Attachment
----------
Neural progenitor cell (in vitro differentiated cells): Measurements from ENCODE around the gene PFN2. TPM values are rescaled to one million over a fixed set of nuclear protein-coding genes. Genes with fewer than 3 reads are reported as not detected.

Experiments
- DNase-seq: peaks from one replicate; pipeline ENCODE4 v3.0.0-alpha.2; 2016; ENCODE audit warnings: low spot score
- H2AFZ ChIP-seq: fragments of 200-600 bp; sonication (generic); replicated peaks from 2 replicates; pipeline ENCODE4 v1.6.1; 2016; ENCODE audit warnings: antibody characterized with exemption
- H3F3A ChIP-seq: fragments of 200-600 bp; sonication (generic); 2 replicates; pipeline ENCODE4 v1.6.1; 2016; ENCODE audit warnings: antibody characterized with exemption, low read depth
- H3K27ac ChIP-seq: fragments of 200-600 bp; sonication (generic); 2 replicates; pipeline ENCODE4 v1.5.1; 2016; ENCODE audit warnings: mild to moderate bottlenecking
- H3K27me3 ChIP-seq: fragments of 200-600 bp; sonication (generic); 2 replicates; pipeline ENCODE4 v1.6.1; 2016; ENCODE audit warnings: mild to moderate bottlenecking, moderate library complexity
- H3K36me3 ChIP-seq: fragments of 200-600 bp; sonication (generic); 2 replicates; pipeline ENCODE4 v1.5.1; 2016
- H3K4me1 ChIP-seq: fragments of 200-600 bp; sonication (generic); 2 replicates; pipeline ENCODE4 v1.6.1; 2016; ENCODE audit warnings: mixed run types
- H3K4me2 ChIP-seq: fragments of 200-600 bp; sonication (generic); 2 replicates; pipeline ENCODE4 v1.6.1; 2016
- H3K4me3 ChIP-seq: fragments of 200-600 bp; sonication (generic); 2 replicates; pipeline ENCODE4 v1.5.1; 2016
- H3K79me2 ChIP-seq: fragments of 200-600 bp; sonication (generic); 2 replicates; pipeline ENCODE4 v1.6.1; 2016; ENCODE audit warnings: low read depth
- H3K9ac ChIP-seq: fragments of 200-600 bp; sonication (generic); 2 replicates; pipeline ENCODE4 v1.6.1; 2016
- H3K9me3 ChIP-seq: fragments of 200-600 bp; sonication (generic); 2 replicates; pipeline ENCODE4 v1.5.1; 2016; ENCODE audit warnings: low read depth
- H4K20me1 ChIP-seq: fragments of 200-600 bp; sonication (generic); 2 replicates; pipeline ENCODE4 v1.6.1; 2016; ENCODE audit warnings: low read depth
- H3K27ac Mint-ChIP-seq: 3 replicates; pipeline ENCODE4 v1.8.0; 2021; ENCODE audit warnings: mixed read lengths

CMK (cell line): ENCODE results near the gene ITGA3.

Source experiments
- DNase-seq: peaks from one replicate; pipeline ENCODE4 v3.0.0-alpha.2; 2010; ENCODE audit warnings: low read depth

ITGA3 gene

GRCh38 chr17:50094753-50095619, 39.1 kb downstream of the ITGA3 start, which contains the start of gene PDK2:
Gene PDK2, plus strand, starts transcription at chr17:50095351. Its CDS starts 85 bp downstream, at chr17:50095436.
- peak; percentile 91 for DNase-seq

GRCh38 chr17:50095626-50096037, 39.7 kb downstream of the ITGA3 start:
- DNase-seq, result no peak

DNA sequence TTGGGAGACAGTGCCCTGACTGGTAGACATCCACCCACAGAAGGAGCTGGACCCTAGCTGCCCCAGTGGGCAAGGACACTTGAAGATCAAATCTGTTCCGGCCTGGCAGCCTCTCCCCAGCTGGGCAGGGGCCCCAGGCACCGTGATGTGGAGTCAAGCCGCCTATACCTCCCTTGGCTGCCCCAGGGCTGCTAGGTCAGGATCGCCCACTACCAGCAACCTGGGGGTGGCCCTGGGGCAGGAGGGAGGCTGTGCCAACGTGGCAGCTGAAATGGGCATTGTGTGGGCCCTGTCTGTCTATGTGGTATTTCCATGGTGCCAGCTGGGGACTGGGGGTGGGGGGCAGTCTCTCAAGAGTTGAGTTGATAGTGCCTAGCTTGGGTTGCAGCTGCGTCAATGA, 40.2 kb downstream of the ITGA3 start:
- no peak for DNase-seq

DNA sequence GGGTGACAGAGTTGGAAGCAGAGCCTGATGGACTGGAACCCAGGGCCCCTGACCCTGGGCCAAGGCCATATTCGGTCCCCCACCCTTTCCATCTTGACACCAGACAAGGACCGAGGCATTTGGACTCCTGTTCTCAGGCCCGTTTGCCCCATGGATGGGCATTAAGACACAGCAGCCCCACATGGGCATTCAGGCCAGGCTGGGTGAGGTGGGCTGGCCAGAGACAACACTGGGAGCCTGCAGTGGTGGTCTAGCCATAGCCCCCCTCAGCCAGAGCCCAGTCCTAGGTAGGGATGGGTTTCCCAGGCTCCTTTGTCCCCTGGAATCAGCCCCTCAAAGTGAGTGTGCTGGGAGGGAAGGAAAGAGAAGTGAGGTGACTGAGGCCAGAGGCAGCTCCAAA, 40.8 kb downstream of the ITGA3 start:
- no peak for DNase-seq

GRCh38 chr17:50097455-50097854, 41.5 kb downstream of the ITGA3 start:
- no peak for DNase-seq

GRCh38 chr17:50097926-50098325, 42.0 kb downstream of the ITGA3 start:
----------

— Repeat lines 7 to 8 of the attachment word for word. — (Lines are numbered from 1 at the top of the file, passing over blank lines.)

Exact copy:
- H3K27me3 ChIP-seq: fragments of 200-600 bp; sonication (generic); 2 replicates; pipeline ENCODE4 v1.6.1; 2016; ENCODE audit warnings: mild to moderate bottlenecking, moderate library complexity
- H3K36me3 ChIP-seq: fragments of 200-600 bp; sonication (generic); 2 replicates; pipeline ENCODE4 v1.5.1; 2016